Wednesday, January 13, 2010


Made you look.

When I first worked at The Cincinnati Enquirer in 1980, the newspaper used the Hendrix publishing system, on which the slug, or working title, of a story was limited to six letters. Rawsex was a popular slug, and dropping a story with that slug on the copy desk was like dropping a calf into a stream full of piranha.

About ninety percent of the time, RAWSEX would be about ORSANCO, the Ohio River Valley Water Sanitation Commission, or some equally gripping topic, and about ten percent of the time it would be about sex, but it always got picked up fast, which was the city desk’s intention.

I mention this in connection with yesterday’s post, “You call that a great headline?”

I wrote the post to take exception with Howard Owens’s tweet about a three-year-old headline, “Skywalkers in Korea Cross Han Solo," as being a great one that any copy editor would envy.

Mr. Owens subsequently took exception to my exception, commenting (and you’ll want to be sure to look at the comments, which came in a burst after Romenesko linked to the post):

I think the fact that the headline has gotten so much attention speaks for itself.

The headline did its job -- got attention to the story.

End of story.

Great headline. One of the best ever.

By that standard, one, by the way, echoed by other commenters, ‘RAWSEX” would be an even greater one. Maybe add an exclamation point.

When he was in charge of the copy editors at the Free Press in Detroit, Alex Cruden conducted a series of headline workshops at American Copy Editor Society conferences, the American Press Institute, and other venues, in which he empaneled civilians — actual readers — to comment on a variety of headlines while muzzled copy editors looked on.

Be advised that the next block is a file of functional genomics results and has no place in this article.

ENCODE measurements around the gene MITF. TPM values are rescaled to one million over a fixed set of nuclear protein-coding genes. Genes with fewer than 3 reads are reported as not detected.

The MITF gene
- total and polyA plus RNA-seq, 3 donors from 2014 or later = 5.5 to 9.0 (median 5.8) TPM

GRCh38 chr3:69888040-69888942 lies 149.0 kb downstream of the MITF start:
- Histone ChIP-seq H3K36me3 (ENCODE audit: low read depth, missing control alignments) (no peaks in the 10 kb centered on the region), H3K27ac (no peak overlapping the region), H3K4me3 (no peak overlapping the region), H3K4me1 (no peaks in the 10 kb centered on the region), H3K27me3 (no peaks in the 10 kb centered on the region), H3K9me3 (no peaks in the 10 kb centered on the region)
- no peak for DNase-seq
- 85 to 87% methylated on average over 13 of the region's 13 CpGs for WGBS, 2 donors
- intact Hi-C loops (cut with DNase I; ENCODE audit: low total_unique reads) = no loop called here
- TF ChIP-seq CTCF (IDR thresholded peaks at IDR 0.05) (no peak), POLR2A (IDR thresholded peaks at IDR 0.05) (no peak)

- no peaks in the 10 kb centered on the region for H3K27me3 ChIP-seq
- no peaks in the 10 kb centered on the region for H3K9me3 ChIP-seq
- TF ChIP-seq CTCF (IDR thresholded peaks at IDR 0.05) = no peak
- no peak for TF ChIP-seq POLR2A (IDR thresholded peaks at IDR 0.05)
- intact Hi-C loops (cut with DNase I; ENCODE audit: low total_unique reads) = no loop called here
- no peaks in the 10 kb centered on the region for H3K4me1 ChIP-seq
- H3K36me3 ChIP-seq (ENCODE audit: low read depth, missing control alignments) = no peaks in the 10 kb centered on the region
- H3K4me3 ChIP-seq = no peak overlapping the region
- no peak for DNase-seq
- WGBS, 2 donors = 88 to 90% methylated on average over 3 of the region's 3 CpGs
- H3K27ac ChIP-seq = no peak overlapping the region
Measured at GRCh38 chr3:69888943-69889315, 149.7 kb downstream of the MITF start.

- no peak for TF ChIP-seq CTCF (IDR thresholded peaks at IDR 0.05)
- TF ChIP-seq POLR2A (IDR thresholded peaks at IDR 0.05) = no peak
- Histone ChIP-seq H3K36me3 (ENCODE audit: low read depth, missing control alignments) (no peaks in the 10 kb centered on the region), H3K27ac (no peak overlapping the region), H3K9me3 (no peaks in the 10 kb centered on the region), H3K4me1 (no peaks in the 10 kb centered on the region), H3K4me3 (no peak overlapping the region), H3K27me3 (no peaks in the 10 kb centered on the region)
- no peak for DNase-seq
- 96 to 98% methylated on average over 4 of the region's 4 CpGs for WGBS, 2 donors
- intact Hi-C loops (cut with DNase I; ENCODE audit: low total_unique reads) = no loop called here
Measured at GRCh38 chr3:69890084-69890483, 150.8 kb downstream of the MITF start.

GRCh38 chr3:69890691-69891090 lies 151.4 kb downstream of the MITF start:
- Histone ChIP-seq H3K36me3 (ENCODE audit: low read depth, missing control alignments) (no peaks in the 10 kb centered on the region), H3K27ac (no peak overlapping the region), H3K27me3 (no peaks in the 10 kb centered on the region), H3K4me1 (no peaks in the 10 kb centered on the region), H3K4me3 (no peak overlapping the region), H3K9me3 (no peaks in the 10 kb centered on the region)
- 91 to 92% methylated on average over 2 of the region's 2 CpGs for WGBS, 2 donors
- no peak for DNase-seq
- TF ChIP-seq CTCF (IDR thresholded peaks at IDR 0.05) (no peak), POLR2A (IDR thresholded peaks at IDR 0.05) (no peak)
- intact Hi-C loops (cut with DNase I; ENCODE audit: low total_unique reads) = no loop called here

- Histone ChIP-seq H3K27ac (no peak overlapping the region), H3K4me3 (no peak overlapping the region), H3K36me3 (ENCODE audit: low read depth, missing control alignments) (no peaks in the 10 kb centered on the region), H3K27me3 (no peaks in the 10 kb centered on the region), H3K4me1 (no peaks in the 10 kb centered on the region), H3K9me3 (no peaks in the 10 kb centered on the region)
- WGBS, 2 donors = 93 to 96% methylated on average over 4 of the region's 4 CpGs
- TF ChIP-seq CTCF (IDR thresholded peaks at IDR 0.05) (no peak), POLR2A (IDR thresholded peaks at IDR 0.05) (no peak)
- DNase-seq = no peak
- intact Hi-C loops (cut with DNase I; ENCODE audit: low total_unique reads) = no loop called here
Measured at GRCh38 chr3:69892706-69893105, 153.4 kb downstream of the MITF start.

The results were startling to many of the copy editors. Even veteran readers of newspapers did not always pick up on all the headline conventions. And one thing came up repeatedly, in panel after panel across the country: Readers were much less impressed with clever headlines and wordplay than the editors who wrote them. What the readers wanted was clarity.

Not to mention that many clever headlines in newspapers are hardly more than obvious puns, suggesting that copy editors as a group share one of the characteristics that Samuel Johnson found in Shakespeare: “A quibble was to him the fatal Cleopatra for which he lost the world, and was content to lose it.”

It remains only to make a couple of points about the alternative headline I mentioned yesterday, my old friend Paul Clark’s “Freedom’s just another bird with nothing left to lose.”

If memory serves, I was the slot editor who approved it for Page One, and I did — pace, commenters — not to allude to Janis Joplin. Without going into the philosophical underpinning of “Me and Bobby McGee,” I thought the headline suggested that the signature line of the song had a parallel to this eagle that had twice been injured.

I’m afraid that nearly all of you who commented on it missed a salient point. Over or the past several years, when I have used this headline in my editing class at Loyola, I have gotten blank looks from every student. If you caught the allusion, then you are probably a fogy like me who still reads things in print. If you drew a blank, you’re probably under forty. If I were in a position to approve that headline today, I’d probably have to kick it back to the editor, much as I like it. Allusion is slippery.

One last thing, commenting on Twitter, Steve Buttry, a classy guy, wrote, “We disagree, but I call attention to John's argument.” Contrast that with a comment by someone named Ray, who wrote, “It's a good headline. It only took a look at the accompanying picture to know what the story was about. This is just a case of sour grapes on McIntyre's part.”


  1. Steve Buttry's comment echoes what I often tell people, based on decades of experience managing people and being a journalist in Washington: Listen to other people's arguments, because you should always consider the possibility that you might be wrong. Our pastor pointed out recently that our church was founded by people who were wrong. They left another church over the issue of slavery. History proved them wrong.

  2. Surely the "job" of a headline is to tell the reader what, in a nutshell, the article is about. It should not be primarily about getting the reader's attention. If the reader reads the article beneath a snappy headline and then realizes the headline misrepresented the article, or had nothing to do with it, he or she will not be happy. That said, I once wrote a headline in a gay newspaper in the mid-1990s for an article about a Navy man the military was trying to kick out: it read: "Judge blocks discharge of gay seaman". I couldn't resist, and the levity did not seem out of place.

  3. What Rolig said. I don't know what the Skywalker article was about, but it will only work if, after the article is read, the reader still admires it. If he doesn't, it'll leave a bad taste in his mouth.